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Posted: Sep 25, 2013

Making inorganic solar cells with an airbrush spray

(Nanowerk Spotlight) There is currently a tremendous amount of interest in the solution processing of inorganic materials. Low cost, large area deposition of inorganic materials could revolutionize the fabrication of solar cells, LEDs, and photodetectors. The use of inorganic nanocrystals to form these structures is an attractive route as the ligand shell that surrounds the inorganic core allows them to be manipulated and deposited using organic solvents.
The most common methods currently used for film formation are spin coating and dip coating, which provide uniform thin films but limit the geometry of the substrate used in the process. The same nanocrystal solutions used in these procedures can also be sprayed using an airbrush, enabling larger areas and multiple substrates to be covered much more rapidly. The trade-off is the roughness and uniformity of the film, both of which can be substantially higher.
Reporting their findings in a recent online edition of ACS Applied Materials & Interfaces ("Inorganic Photovoltaic Devices Fabricated Using Nanocrystal Spray Deposition"), researchers have now attempted to quantify these differences for a single-layer solar cell structure, and found the main difference to be a reduction in the open circuit voltage of the device.
deposited films of CdTe nanocrystals
SEM images of the top surface of the deposited films following deposition and sintering, showing (a) CdTe spin coated and (b) CdTe spray coated. The scale bar in both images represents 200 nm. (Reprinted with permission from American Chemical Society)
"Our work was motivated by a desire to coat larger substrate areas more efficiently," Edward Foos, a research scientists in the Materials Synthesis and Processing Section of the Chemistry Division at the Naval Research Laboratory, and first author of the paper, tells Nanowerk. "Our initial work indicated that if the layers were thick enough to cover the substrate completely and avoid pinhole formation that would lead to shorting of the device, then the increased surface roughness might be tolerable."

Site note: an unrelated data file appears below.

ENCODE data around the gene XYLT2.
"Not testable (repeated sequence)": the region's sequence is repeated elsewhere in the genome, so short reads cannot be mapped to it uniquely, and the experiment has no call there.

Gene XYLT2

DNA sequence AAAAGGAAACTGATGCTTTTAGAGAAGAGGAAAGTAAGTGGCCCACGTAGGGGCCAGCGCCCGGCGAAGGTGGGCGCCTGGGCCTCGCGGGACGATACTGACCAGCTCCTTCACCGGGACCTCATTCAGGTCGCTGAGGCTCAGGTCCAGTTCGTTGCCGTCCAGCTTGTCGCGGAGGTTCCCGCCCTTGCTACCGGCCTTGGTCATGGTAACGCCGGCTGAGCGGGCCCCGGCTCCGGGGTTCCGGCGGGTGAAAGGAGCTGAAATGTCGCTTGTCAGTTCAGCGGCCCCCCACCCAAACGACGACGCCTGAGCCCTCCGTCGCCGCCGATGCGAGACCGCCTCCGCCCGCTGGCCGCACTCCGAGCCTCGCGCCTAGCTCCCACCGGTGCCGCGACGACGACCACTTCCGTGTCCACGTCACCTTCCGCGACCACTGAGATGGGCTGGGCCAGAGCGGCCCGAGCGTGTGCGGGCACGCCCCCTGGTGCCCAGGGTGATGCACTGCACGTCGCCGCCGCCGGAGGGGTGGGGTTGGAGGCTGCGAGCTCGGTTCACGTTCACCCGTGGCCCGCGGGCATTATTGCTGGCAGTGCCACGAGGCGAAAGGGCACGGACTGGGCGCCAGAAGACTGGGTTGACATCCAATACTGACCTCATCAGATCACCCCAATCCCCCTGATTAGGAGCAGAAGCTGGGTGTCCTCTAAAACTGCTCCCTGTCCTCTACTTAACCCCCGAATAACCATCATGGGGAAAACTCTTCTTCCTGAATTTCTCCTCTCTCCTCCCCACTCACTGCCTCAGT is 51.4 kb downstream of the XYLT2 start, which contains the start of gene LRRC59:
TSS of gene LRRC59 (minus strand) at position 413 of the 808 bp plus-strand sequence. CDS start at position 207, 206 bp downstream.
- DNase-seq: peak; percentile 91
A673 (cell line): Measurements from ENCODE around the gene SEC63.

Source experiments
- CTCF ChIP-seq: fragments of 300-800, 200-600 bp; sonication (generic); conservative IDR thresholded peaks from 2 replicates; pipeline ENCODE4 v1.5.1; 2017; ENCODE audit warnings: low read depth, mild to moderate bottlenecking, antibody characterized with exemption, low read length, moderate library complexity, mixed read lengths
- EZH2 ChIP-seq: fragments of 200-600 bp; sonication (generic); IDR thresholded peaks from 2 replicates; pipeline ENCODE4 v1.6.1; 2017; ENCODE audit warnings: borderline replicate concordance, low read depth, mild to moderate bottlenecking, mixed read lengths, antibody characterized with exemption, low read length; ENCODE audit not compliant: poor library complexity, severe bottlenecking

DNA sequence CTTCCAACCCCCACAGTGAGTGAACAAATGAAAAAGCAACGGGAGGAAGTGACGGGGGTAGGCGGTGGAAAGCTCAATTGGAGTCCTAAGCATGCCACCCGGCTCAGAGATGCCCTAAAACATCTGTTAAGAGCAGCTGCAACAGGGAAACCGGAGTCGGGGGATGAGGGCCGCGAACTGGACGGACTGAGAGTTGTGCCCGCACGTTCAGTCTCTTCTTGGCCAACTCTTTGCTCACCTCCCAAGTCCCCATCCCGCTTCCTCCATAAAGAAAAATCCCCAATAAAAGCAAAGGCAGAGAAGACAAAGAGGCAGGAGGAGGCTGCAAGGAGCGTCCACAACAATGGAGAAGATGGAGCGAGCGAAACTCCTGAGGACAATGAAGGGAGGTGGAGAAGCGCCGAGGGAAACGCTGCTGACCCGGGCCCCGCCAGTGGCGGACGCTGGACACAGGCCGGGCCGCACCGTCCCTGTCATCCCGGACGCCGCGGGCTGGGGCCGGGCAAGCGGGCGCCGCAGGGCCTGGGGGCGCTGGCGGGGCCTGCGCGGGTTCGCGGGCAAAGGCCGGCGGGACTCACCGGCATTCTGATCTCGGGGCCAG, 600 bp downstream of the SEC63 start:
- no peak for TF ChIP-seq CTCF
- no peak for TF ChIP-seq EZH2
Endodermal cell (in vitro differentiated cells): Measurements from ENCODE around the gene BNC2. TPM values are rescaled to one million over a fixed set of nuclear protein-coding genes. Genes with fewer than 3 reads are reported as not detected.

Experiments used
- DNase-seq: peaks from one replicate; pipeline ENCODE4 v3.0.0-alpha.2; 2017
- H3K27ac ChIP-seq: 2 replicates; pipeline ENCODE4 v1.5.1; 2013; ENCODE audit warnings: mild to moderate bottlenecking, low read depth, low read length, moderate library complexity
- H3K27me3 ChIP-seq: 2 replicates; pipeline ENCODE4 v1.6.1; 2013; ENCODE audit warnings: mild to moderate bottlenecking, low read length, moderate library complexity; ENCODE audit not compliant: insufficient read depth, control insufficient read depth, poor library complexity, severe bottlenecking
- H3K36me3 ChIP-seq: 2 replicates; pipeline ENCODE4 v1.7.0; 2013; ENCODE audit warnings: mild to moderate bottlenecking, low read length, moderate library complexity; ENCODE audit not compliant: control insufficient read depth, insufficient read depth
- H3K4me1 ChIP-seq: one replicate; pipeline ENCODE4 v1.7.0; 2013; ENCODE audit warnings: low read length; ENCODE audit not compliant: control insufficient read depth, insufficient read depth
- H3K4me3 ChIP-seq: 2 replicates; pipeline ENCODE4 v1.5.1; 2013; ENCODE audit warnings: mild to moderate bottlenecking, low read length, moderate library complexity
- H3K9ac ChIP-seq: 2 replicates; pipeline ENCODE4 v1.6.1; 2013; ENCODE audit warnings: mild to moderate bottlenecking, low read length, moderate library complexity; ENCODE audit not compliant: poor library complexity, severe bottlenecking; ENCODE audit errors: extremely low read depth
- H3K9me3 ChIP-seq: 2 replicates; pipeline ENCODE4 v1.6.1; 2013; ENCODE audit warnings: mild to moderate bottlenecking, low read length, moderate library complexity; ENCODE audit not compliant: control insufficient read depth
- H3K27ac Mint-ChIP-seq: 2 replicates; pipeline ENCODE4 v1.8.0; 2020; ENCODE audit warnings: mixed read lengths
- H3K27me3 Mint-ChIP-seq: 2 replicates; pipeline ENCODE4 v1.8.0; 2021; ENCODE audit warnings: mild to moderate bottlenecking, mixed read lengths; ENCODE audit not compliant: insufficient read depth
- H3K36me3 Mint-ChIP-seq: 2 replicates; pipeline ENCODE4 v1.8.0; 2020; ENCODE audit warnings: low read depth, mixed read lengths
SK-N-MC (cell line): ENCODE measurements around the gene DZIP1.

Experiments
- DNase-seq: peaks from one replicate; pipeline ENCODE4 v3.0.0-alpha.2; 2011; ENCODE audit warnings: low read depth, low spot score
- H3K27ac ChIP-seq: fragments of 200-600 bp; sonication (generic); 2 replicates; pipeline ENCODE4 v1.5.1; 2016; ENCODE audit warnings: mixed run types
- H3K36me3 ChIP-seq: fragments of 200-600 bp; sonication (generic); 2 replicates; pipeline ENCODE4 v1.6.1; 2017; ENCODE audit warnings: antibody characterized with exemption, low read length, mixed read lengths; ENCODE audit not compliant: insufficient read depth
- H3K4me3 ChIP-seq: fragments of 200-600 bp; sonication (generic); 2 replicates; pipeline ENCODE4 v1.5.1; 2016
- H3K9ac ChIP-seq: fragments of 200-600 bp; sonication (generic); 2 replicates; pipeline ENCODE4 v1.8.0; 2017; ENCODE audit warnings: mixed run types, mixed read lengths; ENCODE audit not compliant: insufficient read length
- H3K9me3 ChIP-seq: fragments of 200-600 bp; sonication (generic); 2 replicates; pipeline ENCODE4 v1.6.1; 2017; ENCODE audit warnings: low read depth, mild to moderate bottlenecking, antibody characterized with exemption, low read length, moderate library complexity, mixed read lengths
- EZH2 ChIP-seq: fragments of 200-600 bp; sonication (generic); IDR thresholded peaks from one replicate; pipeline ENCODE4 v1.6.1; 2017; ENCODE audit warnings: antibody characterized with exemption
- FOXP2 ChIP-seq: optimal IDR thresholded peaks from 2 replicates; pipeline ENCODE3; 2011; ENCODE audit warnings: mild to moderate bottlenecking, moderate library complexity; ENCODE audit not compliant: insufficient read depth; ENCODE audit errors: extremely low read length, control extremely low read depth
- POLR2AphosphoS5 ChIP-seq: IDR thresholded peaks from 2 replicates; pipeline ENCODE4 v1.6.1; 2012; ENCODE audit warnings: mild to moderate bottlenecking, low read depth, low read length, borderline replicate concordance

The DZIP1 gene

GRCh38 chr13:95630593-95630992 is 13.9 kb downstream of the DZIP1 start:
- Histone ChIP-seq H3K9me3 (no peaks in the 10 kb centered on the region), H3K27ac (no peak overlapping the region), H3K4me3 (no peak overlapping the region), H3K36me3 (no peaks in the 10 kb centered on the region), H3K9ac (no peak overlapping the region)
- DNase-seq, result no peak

He adds that this is the first time the impact of this surface roughness on the performance characteristics has been directly compared for these types of devices.
The team prepared single-layer Schottky-barrier solar cells using spray deposition of inorganic (CdTe) nanocrystals with an airbrush. The spray deposition results in a rougher film morphology that manifests itself as a 2 orders of magnitude higher saturation current density compared to spin coating.
"We're currently working to improve the spray coating process to improve the layer uniformity," says Foos. "If the surface roughness can be reduced, then the overall device performance should increase."
The team is confident that further optimization of the spray process to reduce this surface roughness and limit the Voc suppression should be possible and eventually lead to comparable performances between the two deposition techniques.
"Importantly" Foos points out, "the spray-coating process enables larger areas to be covered more efficiently, reducing waste of the active layer components, while enabling deposition on asymmetric substrates. These advantages should be of substantial interest as inorganic nanocrystal-based solar cells become increasingly competitive as third-generation devices."
The team's next step will be the fabrication of more complex device architectures that incorporate multiple solution processed layers. These structures will have an even smaller tolerance for variation. In addition, the deposition chemistry used must not interfere with the material applied in the previous step.
By . Michael is author of two books by the Royal Society of Chemistry: Nano-Society: Pushing the Boundaries of Technology (RSC Nanoscience & Nanotechnology) and Nanotechnology: The Future is Tiny. Copyright © Nanowerk

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